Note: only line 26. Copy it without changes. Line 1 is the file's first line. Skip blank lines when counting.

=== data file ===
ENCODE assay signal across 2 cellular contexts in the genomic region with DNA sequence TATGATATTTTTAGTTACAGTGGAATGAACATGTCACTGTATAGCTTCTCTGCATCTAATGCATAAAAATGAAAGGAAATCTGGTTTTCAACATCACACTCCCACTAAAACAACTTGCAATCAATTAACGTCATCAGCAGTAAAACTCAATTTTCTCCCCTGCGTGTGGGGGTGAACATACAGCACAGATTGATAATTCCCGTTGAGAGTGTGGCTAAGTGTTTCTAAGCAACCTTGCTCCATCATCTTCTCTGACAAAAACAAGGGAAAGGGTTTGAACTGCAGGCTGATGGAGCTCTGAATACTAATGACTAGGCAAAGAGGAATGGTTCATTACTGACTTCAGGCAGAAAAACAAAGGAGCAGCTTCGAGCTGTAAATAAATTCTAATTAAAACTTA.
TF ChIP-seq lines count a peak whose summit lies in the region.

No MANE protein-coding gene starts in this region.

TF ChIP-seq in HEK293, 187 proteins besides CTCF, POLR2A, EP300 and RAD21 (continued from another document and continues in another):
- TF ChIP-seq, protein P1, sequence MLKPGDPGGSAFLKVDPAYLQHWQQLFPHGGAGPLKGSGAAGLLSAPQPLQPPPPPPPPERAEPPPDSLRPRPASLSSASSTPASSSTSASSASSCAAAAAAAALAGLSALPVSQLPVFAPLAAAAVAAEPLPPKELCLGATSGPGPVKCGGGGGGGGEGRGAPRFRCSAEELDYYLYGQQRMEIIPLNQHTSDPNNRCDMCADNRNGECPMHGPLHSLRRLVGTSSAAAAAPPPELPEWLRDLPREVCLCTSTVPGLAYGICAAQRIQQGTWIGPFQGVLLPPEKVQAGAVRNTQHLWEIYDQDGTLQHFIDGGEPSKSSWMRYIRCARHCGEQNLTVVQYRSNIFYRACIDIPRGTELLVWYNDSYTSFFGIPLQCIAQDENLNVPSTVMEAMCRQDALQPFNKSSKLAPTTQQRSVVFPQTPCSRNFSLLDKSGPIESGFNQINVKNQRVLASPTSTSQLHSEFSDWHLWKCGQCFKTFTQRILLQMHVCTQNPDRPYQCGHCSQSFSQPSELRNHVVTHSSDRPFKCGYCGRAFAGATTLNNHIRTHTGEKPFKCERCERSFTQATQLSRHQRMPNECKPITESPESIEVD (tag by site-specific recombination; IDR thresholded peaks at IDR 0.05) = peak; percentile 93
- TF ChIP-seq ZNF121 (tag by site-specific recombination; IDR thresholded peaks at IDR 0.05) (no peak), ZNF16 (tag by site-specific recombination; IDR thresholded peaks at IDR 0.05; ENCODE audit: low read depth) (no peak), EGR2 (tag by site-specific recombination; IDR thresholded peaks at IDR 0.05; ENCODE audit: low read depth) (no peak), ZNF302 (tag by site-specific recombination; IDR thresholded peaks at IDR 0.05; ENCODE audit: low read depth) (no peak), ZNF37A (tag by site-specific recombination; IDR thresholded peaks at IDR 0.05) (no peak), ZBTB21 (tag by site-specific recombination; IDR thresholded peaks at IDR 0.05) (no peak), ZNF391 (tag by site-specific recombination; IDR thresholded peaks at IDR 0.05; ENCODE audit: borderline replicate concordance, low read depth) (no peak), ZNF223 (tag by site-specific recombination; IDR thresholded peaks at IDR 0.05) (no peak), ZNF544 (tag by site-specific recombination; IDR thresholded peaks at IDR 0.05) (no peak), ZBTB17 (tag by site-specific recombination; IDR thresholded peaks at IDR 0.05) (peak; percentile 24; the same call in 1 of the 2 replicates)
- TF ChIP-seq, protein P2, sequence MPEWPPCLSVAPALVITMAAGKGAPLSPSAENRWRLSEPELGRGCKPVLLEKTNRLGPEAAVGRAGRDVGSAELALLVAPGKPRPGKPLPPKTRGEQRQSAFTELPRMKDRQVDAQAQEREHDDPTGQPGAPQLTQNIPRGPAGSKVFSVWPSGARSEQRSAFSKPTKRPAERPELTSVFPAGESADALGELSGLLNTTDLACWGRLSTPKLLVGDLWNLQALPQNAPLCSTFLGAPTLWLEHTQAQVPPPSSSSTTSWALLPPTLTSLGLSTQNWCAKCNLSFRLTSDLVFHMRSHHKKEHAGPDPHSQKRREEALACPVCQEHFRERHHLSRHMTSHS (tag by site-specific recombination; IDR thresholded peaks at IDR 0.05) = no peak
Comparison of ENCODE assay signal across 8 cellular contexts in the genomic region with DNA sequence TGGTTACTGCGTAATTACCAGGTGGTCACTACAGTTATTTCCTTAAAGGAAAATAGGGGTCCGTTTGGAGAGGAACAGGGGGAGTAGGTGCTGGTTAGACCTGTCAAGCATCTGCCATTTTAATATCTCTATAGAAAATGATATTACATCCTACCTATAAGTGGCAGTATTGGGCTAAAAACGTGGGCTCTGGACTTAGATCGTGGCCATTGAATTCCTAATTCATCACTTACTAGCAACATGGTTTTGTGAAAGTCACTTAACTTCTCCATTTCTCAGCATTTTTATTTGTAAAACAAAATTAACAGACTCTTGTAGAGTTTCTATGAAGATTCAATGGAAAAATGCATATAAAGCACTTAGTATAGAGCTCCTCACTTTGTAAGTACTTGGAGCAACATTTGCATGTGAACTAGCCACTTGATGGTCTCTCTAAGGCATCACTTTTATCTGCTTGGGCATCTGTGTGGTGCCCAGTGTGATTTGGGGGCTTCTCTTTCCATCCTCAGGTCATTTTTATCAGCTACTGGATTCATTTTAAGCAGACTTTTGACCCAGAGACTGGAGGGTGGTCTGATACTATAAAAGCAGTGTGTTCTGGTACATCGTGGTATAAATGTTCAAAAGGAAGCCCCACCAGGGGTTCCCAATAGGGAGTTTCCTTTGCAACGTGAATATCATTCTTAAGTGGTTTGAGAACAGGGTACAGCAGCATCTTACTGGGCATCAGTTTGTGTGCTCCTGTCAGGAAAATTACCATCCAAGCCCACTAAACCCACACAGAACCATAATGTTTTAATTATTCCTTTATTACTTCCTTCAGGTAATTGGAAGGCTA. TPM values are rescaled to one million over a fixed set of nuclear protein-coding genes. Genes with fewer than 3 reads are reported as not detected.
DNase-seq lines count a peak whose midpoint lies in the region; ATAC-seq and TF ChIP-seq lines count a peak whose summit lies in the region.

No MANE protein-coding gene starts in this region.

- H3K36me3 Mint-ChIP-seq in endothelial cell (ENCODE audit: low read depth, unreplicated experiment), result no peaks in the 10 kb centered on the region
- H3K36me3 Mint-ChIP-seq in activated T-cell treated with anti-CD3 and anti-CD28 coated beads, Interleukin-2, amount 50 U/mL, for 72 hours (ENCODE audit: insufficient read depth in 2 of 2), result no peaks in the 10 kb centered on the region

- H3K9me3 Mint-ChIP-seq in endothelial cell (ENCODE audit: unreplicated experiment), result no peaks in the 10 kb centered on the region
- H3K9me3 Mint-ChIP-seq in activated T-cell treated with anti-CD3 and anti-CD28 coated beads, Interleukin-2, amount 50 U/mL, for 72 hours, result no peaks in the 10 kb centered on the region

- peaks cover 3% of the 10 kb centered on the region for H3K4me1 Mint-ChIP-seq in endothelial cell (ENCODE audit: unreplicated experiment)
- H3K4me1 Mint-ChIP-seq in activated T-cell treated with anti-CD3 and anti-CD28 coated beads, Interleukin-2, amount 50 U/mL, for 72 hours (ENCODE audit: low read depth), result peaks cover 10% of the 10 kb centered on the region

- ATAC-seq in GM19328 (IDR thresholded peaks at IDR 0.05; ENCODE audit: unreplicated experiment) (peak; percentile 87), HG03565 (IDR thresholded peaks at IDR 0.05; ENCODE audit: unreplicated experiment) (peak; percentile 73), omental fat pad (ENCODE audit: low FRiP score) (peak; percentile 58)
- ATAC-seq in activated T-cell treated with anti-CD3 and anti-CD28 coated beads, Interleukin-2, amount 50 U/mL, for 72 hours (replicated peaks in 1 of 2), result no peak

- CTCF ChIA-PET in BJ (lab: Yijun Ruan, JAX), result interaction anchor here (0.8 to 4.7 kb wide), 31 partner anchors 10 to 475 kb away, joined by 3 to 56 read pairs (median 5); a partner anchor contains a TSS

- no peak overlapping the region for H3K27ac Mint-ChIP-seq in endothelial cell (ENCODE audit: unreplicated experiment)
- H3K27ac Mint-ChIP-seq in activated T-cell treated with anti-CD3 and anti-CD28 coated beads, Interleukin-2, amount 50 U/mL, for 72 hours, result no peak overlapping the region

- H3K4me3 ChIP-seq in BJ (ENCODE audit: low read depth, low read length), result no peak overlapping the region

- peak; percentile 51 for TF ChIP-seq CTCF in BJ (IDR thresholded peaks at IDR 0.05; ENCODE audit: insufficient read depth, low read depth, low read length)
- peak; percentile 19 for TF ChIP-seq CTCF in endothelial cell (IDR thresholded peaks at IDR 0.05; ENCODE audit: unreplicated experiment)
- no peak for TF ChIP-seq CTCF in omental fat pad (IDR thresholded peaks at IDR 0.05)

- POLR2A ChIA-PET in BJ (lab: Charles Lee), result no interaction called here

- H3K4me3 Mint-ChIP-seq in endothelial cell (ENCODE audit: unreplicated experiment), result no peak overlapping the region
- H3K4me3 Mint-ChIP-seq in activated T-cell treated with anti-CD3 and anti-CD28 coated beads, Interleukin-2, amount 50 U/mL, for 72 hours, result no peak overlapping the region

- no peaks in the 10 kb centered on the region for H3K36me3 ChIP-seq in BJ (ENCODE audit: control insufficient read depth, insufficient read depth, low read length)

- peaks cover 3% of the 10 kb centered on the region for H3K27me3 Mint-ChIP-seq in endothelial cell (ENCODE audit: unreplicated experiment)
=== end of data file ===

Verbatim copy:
- POLR2A ChIA-PET in BJ (lab: Charles Lee), result no interaction called here